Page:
Yes, US (and Canadian) gas prices are on the low side in terms of both the real cost (environmental and military) and ability to push us away from petroleum towards alternatives. On the other hand, if you push gas prices up too fast your going to shock your economy into recession. Gradual planned tax increases (keeps the money in the country) to raise the price of gas predictably would spur adoption of alternatives. Revenue should be spent on renewable energy development to keep the government from becoming addicted to the income.

If we rely strictly on market forces to make the transition it will work, but it will be a very bumpy ride.

Neil

On second thought, I can't see Americans ever allowing any kind of reasonable gas tax. Party on! (till the piper comes to collect)

jack

I feel sorry for people who focus on the supposed need for higher prices to stem demand (which isn't essential, nor necessarily effective) while ignoring who most benefits from higher prices, and how that money then gets utilized (eg, to put forth ceaseless propaganda campaigns to confuse people about climate change).

Neil

If you use taxes to raise gas prices then the money isn't going to the oil producers or the oil companies.

jack: Do you think it's necessary to reduce oil (particularly US) consumption? If so, what is your preferred mechanism to reduce said use.

jack

If you use taxes to raise gas prices then the money isn't going to the oil producers or the oil companies.

Unless consumption curtails significantly, oil producers and oil companies won't see any slackening in obscene profits.

jack: Do you think it's necessary to reduce oil (particularly US) consumption?

Absolutely.

If so, what is your preferred mechanism to reduce said use.

Cap consumption and institute a trading mechanism for individuals to profit from consuming less than the norm. If you leave it to the "market," price goes up, demand goes down, prices go down, demand goes up. Vicious cycle. Hard cap the consumption level (and keep ratcheting it down over time) and put in a price floor at peak retail prices (around $3.25 in the US). If pre-tax fuel prices fall, capture the difference as additional tax revenue. Use it to pay down the national debt (which lowers the cost of servicing the debt) and to invest in technologies which get us away from automobile dependence.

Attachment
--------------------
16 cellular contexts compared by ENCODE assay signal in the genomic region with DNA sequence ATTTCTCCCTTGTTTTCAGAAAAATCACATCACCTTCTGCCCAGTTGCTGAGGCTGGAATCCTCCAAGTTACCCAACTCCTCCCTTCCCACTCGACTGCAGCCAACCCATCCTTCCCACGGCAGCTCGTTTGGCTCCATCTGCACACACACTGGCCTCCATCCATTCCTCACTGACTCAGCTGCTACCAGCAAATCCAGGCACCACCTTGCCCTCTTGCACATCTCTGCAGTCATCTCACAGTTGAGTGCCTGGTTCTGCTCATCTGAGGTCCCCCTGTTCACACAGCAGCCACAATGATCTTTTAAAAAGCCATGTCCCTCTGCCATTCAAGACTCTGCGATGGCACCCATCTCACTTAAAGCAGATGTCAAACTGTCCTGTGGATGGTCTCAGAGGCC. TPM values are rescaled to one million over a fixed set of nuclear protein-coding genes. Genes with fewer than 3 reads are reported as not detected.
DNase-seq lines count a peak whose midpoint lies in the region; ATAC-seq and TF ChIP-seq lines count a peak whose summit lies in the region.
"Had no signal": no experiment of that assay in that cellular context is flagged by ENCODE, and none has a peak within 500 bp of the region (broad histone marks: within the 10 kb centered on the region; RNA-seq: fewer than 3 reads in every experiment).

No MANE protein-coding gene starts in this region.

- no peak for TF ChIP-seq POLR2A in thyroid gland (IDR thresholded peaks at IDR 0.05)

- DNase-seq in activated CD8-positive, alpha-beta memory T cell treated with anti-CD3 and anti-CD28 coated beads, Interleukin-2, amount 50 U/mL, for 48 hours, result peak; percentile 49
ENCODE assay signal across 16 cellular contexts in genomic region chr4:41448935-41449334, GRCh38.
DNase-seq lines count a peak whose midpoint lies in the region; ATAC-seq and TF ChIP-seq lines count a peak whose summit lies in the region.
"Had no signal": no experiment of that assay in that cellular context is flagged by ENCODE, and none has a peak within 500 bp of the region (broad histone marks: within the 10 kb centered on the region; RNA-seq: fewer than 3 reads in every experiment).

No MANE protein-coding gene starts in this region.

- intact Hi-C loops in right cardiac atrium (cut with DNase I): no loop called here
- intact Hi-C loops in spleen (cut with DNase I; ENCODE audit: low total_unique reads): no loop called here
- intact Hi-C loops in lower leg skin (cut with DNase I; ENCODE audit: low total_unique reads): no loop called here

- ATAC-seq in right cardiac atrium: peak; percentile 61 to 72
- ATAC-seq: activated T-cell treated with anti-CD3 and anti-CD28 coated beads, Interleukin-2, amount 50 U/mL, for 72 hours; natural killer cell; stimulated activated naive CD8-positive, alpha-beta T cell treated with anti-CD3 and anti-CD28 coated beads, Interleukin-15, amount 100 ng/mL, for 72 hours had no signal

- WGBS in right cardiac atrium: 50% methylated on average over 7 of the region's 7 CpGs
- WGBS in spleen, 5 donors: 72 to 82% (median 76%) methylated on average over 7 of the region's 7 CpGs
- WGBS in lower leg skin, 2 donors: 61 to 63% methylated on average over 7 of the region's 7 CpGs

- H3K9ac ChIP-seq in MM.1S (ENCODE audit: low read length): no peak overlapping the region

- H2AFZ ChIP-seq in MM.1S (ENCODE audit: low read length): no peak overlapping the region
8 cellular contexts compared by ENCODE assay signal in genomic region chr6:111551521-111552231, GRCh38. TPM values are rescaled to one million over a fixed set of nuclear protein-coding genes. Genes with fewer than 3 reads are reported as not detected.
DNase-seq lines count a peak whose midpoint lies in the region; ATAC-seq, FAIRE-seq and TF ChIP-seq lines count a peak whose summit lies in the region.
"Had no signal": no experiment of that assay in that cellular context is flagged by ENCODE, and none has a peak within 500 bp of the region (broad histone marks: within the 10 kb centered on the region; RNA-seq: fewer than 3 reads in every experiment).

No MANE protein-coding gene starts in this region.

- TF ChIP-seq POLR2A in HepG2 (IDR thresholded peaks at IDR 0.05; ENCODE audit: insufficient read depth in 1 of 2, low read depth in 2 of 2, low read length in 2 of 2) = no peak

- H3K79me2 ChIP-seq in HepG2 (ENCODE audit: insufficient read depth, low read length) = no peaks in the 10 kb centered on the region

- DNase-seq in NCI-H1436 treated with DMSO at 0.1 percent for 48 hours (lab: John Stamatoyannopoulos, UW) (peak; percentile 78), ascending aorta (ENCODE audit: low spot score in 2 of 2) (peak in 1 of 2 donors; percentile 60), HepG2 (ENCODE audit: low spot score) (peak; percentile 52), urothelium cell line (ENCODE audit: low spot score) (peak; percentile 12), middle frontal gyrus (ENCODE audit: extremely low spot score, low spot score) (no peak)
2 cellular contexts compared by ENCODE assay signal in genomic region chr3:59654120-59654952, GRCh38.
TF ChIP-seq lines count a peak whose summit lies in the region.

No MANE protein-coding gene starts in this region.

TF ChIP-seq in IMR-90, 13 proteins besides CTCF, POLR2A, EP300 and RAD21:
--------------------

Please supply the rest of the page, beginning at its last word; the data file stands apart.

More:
That's the soft path.

The hard path could be much more draconian and painful in the short-term, but if proper safety mechanisms were put in place to deal with the shock, we could radically shift the power relationship between ourselves and those who supply us with 60% or more of our petroleum.

It's idiotic that we're in this position and go off launching wars to deal with it in the guise of "fighting terror." But as long as it makes a select few very powerful and very rich, and those people run the people who run the government, it's not going to change.

People need to wake up.

Neil

A reasonable approach. As with all plans the devil's in the details.

mahonj

The US needs higher energy taxes, perhaps up to European levels. It will bring down consumption. It will hurt a bit, but the cars are available now, much more so than in 1974 and 1979 - it is just that people choose not to drive them.
There are loads of economical cars available, and loads more in other areas (Europe / Japan) that can fill the role. Ford and GM already make them in their European subsidiaries.

You can even have SUVs, just not huge V8 ones.

The main question is how to bring in the tax (let's say $2 / US gallon).
All at once ?